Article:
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The Nok of Nigeria

By Roger Atwood
Unlocking the secrets of West Africas earliest known civilization.
British archaeologist Bernard Fagg had spent several years
gathering and identifying ancient artifacts in an area near the
central Nigerian town of Jos. In 1943, a visitor brought Fagg a
A terracotta head created by the Nok culture, one of ancient
terracotta head that was found sitting on top of a scarecrow in a
West Africas most advanced civilizations, emerges at a dig
nearby yam field. Fagg was fascinated. The terracotta head looked
site near Janjala, Nigeria.
similar to a terracotta monkey head that he had seen a few years
earlier and neither of these two pieces matched the artifacts of any known ancient African civilization.
Fagg was full of curiosity and energy. He traveled across central Nigeria looking for similar artifacts, trying to
discover where these artifacts came from and from which ancient African civilization. He realized that the
people living in central Nigeria had been finding these terracotta pieces in strange places for years: buried under
a hockey field, resting on a rocky hilltop, or poking out from piles of stones.
He soon gathered around 200 terracottas through purchase, persuasion, and his own excavations. When he
analyzed the soil from the spots where these artifacts were found, the soil dated to around 500 B.C. This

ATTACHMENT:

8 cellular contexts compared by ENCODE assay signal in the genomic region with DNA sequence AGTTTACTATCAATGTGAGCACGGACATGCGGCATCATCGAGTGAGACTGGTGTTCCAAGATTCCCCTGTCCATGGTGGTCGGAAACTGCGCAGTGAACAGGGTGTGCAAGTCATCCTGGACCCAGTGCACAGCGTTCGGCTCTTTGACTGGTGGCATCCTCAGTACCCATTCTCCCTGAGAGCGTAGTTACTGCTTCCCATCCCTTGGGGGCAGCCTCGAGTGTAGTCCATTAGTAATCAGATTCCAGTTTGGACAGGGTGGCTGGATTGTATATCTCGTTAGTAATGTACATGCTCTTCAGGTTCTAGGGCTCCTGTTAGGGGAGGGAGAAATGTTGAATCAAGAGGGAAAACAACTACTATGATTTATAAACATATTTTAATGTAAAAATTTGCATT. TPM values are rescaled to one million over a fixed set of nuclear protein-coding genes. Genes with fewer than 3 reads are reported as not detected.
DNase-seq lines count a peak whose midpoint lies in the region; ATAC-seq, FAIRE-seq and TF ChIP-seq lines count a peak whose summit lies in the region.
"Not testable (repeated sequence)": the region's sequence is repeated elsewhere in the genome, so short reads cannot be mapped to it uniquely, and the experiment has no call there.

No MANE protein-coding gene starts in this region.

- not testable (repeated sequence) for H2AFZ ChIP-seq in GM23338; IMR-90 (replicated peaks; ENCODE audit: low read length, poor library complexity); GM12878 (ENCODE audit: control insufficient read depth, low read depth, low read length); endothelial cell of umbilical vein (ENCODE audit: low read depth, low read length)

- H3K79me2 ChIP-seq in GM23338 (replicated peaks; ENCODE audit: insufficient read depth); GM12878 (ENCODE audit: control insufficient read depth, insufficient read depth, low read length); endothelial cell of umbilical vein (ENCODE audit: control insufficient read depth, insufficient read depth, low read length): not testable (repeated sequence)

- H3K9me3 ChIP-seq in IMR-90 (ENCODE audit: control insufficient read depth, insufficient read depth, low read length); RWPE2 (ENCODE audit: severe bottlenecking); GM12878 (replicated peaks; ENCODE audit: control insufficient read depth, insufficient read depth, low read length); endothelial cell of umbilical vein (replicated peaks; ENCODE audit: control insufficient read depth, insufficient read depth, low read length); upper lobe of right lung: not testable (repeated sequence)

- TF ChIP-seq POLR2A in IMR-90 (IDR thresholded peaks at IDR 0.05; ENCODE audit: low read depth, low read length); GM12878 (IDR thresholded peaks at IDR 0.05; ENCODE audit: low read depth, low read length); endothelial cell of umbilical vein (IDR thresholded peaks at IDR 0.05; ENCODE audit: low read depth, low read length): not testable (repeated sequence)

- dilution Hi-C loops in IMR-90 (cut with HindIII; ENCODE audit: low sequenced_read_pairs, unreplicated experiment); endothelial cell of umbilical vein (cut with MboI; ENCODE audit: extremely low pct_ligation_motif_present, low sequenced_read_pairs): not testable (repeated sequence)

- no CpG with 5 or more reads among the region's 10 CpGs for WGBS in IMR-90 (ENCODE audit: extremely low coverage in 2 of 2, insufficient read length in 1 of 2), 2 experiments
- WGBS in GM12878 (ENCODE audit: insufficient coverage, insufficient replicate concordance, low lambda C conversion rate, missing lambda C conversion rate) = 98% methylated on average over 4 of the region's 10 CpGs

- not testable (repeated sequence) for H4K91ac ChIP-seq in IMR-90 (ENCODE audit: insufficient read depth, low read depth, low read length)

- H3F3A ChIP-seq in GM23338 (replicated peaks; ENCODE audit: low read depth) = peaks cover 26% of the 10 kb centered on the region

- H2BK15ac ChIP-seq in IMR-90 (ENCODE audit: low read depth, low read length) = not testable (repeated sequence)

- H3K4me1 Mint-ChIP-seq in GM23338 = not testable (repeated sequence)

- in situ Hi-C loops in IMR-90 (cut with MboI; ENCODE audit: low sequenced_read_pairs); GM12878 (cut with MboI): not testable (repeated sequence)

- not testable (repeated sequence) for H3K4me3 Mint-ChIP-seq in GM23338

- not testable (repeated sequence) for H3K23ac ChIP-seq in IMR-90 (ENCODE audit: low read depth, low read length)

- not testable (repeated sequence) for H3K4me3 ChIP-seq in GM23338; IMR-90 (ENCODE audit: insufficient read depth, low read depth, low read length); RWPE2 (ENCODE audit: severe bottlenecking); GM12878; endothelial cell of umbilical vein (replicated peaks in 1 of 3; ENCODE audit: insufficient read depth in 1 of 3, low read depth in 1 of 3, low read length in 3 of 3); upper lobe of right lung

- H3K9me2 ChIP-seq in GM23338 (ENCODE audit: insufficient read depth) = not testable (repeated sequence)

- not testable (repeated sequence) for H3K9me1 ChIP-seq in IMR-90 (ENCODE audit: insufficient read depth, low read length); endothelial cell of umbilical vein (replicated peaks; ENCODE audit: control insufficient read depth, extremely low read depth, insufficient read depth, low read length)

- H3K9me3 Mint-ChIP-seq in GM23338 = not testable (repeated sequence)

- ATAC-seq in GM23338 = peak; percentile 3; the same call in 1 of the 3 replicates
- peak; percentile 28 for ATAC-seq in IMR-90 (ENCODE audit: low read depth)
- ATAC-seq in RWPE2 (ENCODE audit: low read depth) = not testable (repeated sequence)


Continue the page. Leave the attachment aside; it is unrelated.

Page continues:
seemed impossible since the type of complex societies that would have produced these terracottas were not
supposed to have existed in West Africa that early. Through a combination of luck, legwork, and dating
techniques, Fagg and his teammates had apparently discovered a society that was previously unknownthe
Nok people.
He also discovered iron furnaces in an excavation sight. He found 13 iron furnaces and
terracotta figurines located inside and around the furnaces. He postulated that the
terracotta figurines were objects of worship to help the blacksmiths in their ironmaking.
The high amount of furnaces and terracottas suggested to Fagg that he had found
evidence of a populated and settled society.
Fagg had discovered some of the key signs of an advanced civilization: refined art and
organized worship, metal smelting, and enough people to work at these jobs to support
these activities.
The Nok were expert terracottamakers and their human figurines are
one of the most distinctive artifacts
they left behind.

artifact: an object made by a human being

terracotta: an object made out of clay
excavation: the act of digging
furnace: an enclosed structure in which heat is produced (for heating a house, etc.)
postulate: to assume or claim as true
settled: to establish long-term residence
refined: skillful
smelting: melting to make iron or other metal tools